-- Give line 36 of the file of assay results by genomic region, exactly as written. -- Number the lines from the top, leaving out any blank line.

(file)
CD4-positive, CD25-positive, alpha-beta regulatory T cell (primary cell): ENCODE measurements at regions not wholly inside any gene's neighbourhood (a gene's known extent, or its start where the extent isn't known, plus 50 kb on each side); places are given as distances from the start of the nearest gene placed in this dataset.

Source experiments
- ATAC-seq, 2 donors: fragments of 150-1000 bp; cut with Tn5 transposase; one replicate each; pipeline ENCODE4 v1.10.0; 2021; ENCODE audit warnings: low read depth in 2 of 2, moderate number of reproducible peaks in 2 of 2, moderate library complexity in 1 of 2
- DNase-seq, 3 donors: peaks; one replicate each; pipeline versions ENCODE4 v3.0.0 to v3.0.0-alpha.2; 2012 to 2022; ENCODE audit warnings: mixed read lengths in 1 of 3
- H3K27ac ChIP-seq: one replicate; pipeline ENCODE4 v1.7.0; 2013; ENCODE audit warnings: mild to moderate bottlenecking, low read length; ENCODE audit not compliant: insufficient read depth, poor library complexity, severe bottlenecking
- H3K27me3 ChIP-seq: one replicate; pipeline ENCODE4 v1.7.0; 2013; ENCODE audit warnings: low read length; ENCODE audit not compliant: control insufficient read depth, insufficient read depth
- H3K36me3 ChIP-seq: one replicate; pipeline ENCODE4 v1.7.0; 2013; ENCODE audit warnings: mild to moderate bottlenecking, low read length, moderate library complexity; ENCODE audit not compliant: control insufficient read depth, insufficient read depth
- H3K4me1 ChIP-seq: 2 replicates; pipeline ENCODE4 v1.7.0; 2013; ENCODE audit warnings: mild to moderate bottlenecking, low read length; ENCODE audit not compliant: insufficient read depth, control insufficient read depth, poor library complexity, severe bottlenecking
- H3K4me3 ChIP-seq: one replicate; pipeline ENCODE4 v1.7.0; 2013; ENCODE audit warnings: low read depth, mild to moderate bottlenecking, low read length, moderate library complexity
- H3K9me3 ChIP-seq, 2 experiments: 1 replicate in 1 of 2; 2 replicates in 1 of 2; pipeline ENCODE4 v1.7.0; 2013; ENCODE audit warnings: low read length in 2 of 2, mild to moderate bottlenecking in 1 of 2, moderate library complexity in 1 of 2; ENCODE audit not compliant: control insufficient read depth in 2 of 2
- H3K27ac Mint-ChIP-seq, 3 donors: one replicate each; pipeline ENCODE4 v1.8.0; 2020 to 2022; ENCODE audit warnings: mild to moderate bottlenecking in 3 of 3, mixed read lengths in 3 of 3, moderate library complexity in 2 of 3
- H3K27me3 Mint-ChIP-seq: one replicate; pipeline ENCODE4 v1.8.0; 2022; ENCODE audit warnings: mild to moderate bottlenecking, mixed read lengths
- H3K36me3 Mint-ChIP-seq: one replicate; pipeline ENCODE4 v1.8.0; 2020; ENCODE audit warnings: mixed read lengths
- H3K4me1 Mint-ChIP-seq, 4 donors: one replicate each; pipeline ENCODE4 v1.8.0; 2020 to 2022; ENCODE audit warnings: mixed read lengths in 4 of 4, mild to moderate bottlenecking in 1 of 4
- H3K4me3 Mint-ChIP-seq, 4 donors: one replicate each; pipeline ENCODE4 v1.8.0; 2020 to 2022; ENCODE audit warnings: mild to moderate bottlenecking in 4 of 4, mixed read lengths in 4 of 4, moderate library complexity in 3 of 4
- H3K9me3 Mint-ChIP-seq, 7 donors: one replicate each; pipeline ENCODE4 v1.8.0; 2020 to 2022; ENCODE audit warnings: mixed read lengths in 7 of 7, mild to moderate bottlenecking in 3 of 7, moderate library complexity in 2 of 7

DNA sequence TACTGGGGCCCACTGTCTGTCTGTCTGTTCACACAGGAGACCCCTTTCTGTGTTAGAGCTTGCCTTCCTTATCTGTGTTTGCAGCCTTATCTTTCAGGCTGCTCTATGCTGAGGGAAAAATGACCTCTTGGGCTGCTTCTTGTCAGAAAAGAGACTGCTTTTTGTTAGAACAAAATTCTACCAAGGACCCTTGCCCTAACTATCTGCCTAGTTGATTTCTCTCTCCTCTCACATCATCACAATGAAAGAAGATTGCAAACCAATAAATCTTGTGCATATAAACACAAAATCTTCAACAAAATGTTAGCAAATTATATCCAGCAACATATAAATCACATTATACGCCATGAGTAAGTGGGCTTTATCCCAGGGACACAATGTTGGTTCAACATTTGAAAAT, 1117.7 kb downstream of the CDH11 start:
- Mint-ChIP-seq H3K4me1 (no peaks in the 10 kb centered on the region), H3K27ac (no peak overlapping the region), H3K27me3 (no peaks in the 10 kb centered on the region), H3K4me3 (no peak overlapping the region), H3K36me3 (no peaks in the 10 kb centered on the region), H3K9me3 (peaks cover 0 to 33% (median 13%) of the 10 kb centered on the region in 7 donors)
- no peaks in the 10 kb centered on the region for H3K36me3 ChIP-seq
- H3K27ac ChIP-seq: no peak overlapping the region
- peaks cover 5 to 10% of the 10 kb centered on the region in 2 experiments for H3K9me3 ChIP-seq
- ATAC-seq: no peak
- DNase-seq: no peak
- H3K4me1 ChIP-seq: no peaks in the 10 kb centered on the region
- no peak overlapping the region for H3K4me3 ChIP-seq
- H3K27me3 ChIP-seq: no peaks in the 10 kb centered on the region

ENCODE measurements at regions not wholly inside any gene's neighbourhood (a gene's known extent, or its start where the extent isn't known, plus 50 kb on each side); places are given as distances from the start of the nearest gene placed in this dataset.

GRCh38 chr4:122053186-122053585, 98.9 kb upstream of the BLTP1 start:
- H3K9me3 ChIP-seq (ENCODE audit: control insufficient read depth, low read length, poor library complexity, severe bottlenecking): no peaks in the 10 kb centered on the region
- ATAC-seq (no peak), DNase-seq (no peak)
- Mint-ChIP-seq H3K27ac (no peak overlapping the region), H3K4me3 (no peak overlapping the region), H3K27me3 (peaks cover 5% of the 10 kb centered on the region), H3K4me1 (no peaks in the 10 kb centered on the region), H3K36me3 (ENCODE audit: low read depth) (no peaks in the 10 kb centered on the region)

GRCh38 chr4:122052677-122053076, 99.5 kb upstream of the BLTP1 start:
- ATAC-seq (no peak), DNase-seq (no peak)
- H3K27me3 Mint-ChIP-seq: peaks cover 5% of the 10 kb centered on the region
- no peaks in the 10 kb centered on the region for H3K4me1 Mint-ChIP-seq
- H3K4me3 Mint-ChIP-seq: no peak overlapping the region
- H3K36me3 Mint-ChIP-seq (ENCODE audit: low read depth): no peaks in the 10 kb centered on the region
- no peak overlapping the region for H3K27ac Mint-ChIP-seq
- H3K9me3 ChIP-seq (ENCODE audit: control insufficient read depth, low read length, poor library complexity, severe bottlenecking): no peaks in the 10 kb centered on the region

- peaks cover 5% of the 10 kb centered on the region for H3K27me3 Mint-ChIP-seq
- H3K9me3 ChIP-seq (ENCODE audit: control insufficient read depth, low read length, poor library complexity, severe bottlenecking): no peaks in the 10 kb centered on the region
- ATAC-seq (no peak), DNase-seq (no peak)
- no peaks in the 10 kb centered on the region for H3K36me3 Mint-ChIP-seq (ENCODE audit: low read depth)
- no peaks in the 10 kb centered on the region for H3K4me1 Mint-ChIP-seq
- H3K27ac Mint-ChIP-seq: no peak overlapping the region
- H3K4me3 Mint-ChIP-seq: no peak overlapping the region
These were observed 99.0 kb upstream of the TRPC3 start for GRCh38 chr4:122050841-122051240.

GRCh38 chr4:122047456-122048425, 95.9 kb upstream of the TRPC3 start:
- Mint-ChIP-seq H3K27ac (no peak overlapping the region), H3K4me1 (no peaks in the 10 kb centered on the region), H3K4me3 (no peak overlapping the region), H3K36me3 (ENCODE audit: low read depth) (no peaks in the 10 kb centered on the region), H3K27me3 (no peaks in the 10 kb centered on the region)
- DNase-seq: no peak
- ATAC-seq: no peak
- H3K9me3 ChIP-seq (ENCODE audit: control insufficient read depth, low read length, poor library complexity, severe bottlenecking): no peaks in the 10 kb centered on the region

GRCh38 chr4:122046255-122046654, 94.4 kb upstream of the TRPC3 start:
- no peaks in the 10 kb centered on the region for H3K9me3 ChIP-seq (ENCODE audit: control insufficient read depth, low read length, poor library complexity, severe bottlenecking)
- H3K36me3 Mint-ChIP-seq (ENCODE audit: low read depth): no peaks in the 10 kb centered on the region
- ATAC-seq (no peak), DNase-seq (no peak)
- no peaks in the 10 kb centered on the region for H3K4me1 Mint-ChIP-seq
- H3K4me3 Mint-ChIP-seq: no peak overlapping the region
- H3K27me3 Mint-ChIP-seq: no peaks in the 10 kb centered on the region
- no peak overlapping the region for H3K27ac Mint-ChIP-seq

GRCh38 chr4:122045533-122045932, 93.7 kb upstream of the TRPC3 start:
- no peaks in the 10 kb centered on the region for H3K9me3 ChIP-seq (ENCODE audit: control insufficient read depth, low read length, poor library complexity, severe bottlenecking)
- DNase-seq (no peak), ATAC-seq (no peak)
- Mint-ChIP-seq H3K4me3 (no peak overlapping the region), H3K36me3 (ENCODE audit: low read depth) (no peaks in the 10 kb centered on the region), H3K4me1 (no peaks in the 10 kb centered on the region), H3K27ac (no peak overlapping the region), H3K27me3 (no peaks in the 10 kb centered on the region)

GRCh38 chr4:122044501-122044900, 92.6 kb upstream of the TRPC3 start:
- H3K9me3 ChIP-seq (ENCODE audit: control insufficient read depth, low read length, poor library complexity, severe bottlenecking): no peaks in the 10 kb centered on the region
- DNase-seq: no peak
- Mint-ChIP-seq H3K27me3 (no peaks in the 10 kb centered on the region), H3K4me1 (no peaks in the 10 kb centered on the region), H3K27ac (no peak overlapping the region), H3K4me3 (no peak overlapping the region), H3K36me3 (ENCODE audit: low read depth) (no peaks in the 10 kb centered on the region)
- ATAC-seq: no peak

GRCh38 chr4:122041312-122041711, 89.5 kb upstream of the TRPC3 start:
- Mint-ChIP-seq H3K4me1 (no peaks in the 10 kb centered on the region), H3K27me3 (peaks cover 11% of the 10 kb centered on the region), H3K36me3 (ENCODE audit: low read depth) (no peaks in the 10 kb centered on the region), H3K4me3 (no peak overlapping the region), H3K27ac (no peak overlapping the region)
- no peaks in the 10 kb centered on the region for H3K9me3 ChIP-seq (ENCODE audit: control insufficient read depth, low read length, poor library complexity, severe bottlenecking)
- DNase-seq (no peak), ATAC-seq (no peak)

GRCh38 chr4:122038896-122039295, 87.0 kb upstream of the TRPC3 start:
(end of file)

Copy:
- H3K4me3 Mint-ChIP-seq: no peak overlapping the region